Objectives: Anxiety and depression are both considered maintaining factors for eating disorders (ED) but it is still unclear if one is more strongly associated with ED symptoms than the other. We examined differences in severity of ED symptoms among adults with either, both, or neither depression and anxiety. Methods: Volunteers (N = 3,780) to the project implicit mental health website (https://implicit.harvard.edu/) self-reported their ED status (current ED: n = 374, past ED: n = 436; no ED: n = 2,970), their current depression/anxiety status, and their ED symptoms (using the Eating Attitudes Test). ANOVAs with post hoc comparisons were used to examine relationships between ED symptoms and comorbid depression/anxiety status among currently ill, recovered, and never ill individuals. Results: Participants without comorbidities had the least and participants with both comorbidities had the most severe ED symptoms (p =.021). Participants with anxiety alone had more severe ED symptoms relative to those with depression alone across groups (current ED: p =.024; past ED: p =.019; no EDs: p =.021). Discussion: These findings demonstrate, in contrast with an earlier study among youth with EDs (Hughes et al., 2013), that comorbid anxiety may be linked with more severe ED symptoms relative to comorbid depression. It is possible that anxiety serves as a maintaining factor for ED symptoms such that dieting and other ED-related behaviors may function to modulate symptoms of anxiety. Level of evidence: Level III, case-control analytic study.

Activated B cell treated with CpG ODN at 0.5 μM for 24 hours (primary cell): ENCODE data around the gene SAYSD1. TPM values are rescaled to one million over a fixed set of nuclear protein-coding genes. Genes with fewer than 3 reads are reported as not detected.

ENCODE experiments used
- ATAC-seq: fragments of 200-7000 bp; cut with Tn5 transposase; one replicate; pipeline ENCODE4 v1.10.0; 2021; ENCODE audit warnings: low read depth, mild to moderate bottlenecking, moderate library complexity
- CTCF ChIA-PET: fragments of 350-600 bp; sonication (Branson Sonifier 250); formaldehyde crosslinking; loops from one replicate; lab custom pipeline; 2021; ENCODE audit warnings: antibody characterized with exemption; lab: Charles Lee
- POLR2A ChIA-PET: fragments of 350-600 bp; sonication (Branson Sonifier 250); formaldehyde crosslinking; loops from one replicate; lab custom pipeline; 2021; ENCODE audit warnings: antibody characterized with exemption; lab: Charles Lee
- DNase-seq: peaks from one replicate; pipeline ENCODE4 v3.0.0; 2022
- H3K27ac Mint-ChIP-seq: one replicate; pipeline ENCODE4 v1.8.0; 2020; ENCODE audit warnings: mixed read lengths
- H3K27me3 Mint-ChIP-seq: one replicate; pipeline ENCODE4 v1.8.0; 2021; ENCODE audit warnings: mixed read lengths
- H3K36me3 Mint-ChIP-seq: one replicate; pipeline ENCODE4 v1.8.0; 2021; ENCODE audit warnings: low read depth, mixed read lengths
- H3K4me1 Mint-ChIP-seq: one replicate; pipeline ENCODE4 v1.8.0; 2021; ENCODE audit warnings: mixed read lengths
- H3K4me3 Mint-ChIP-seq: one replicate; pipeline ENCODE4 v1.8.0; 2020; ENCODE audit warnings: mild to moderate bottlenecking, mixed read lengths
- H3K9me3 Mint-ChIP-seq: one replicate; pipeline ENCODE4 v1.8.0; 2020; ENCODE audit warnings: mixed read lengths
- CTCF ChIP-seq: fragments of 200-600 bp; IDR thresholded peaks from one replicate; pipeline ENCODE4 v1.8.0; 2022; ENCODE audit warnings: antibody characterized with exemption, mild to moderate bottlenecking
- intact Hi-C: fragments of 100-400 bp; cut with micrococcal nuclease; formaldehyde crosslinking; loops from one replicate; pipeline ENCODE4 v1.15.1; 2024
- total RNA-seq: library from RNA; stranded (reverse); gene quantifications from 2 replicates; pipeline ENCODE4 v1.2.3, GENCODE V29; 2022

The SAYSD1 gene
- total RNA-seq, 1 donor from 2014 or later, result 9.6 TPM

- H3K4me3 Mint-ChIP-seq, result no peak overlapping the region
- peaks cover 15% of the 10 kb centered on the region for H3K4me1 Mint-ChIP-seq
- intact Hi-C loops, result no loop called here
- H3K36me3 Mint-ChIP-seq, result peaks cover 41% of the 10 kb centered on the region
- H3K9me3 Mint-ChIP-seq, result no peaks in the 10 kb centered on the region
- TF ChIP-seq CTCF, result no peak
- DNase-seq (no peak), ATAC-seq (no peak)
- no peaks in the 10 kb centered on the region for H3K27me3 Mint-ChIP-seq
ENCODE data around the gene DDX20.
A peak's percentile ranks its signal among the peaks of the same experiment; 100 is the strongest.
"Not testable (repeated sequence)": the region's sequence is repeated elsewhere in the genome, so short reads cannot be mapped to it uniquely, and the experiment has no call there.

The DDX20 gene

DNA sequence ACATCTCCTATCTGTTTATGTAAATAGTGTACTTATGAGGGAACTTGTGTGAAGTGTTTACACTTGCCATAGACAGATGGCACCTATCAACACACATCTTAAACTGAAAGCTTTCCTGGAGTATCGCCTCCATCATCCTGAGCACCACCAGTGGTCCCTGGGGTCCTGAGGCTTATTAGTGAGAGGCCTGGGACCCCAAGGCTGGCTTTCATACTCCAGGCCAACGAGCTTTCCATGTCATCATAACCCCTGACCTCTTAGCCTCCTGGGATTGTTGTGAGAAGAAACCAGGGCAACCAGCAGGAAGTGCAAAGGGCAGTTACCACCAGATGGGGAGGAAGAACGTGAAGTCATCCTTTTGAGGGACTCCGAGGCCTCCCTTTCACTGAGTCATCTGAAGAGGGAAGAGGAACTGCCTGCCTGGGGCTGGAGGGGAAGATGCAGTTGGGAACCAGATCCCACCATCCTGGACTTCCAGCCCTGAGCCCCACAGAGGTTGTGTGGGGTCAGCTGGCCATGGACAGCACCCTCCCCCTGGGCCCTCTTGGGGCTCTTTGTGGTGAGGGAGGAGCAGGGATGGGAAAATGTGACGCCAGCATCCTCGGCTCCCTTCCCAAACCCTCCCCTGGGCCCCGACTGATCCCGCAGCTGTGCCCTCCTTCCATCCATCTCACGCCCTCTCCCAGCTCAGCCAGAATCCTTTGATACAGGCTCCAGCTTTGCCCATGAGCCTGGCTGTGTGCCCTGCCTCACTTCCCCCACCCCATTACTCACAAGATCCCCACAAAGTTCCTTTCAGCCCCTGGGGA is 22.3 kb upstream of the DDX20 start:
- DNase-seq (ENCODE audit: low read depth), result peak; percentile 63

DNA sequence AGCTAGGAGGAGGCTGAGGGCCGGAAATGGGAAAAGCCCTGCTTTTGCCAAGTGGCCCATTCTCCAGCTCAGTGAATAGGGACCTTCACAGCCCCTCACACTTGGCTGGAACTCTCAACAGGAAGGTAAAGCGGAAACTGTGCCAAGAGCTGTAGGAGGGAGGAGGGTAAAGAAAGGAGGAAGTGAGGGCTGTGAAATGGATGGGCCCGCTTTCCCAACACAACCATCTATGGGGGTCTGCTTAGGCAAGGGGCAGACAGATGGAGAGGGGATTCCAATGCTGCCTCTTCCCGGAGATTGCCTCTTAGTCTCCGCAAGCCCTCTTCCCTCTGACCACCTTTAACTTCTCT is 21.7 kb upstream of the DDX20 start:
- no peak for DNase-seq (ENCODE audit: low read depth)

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- Eating disorders
ASJC Scopus subject areas
- Clinical Psychology
- Psychiatry and Mental health